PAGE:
There are many times when the witchdoctor is clever enough to get the tribal chief to be his puppet.  This, of course, would be the hallmark of the most able witchdoctor; when the tribal chief thinks he’s dictator, but actually, he’s wrapped around the little finger of the witchdoctor.  Maybe I’ll give you an interesting historical example of witchdoctor/tribal chief relationship and also it’s a fine example of relative rightness.

There was a man in France in the latter part of the 18th century who was looked upon by the French people as being a man of such great character and quality and honesty and integrity that he was given the title by the French people of The Incorruptible, The Incorruptible.  That was his title.  And some of you have heard of this man.  His name was Maximilien Robespierre.  And on July 27, 1793, Robespierre was appointed the head of the Committee of Public Safety which was the, then, ruling body of France.  In other words, he was the head tribal chief in France.

And if ever there was a good man in history, it would have to be Robespierre.  A truly good man, incorruptible.  And in the interest of doing good, in the year 1793, this man, Robespierre, during a forty-six day period, sent exactly 1285 people to be shortened by a head on the guillotine, 1285 people.  My headache’s gone, which is a rather permanent cure for a headache, but perhaps rather overly drastic, especially if it’s your head falling into the basket.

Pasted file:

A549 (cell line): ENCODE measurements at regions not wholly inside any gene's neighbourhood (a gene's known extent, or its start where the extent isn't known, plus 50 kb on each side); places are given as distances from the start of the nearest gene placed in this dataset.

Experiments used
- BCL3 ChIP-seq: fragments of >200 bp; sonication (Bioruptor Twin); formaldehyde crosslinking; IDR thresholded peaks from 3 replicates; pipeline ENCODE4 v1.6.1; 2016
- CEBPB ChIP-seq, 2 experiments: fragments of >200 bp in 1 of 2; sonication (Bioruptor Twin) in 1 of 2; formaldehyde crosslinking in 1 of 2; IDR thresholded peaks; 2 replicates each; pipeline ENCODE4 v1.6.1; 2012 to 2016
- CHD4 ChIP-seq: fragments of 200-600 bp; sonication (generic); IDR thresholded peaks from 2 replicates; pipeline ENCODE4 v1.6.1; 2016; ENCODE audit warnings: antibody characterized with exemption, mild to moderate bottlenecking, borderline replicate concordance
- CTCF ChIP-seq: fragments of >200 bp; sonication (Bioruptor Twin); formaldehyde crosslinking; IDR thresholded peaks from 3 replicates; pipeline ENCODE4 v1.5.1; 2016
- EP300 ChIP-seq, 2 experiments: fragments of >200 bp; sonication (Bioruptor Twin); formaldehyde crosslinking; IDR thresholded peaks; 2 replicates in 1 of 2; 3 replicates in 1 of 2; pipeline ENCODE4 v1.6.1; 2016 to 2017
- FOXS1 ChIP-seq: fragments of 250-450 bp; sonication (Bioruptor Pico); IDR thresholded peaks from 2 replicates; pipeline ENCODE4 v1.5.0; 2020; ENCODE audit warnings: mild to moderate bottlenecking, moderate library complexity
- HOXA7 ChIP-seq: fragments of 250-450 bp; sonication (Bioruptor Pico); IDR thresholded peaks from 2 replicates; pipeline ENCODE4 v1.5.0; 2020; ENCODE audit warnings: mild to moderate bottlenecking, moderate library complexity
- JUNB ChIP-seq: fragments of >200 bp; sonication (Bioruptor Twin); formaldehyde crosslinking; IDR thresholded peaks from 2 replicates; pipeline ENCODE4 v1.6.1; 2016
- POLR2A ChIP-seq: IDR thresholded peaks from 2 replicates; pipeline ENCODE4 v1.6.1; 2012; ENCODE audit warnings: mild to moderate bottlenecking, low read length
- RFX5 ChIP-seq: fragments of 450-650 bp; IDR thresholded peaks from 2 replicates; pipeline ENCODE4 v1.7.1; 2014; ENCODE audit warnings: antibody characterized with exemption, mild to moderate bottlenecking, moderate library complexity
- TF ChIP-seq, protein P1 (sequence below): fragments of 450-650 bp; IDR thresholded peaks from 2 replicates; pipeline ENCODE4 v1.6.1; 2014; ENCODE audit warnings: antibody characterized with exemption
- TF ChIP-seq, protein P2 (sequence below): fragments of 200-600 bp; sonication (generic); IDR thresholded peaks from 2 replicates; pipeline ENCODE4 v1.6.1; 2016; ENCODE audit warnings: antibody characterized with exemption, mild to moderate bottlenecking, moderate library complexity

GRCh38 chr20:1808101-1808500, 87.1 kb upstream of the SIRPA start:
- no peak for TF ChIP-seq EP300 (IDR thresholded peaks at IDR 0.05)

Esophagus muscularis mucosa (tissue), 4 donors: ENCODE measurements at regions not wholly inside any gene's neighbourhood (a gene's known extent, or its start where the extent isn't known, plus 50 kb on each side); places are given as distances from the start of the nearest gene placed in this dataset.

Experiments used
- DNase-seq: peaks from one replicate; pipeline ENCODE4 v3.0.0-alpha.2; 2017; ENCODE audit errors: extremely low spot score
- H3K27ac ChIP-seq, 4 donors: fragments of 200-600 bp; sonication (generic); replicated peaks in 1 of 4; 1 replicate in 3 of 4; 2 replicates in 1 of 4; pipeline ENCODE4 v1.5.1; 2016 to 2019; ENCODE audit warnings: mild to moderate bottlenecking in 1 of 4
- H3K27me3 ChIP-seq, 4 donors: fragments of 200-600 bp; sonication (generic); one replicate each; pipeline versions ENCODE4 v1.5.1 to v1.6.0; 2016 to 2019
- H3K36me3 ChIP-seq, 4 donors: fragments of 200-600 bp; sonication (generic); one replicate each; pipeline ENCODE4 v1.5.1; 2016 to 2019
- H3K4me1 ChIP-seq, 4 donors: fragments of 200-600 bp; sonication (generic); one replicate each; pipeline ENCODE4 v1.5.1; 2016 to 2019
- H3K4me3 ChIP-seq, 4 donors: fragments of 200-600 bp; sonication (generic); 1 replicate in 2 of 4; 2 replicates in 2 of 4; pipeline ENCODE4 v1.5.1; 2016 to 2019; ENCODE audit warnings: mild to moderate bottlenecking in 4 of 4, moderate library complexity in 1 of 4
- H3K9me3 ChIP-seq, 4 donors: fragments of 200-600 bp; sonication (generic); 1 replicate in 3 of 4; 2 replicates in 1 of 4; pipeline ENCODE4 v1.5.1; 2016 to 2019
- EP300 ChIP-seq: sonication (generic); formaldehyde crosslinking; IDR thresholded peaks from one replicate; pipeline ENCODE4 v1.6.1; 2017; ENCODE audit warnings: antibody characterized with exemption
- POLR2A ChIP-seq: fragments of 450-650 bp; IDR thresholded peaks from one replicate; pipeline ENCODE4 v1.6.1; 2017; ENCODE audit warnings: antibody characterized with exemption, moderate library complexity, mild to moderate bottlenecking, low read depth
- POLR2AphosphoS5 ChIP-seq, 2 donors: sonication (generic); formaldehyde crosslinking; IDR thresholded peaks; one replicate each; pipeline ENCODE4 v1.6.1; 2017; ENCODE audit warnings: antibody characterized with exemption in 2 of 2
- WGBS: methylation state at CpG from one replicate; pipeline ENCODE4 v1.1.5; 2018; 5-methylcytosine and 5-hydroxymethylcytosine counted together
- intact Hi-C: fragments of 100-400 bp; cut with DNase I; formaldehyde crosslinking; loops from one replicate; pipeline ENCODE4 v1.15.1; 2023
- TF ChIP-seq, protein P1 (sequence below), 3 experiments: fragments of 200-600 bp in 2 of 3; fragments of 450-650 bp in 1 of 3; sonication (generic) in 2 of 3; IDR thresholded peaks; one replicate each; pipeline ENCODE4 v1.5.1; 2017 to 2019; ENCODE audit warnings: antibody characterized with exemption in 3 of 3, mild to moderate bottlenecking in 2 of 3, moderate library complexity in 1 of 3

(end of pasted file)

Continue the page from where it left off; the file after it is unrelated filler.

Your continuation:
Incidentally, the guillotine was named after Dr. Guillote who introduced this.  He didn’t invent the concept.  He introduced the guillotine as a humanitarian gesture.  It is one of the most vicious torture devices ever conceived.  Of course, the knife does not hurt.  It’s very fast, immediate separation of the head from the rest of the body, almost immediate, probably not too painful.  What’s painful is when you’re standing in line.  And every time you watch the knife fall and the head fall into a basket, you feel it.   And the closer you get to the head of the line, I’m sure the more it must hurt.  And the waiting in prison when you’re not sure when is your turn going to be next?  Anyhow.  Dr. Guillote must have been a nice fellow.  Anyhow.  He meant well, you know?  But you know the cliché that goes along with that, he meant well?  The road to hell is paved by those with good intentions.  Do you know that the most destructive people in history, who promulgated the most vicious violence and murder have been those people whose principal purpose in life was to do good?  Certainly, Robespierre is a classic example of this; a truly good man.  Then why is he doing this?  It’s not that I have anything against you personally, you might say to somebody about to be guillotined, but this is in the history of France.  Vive la France.  I have no alternative.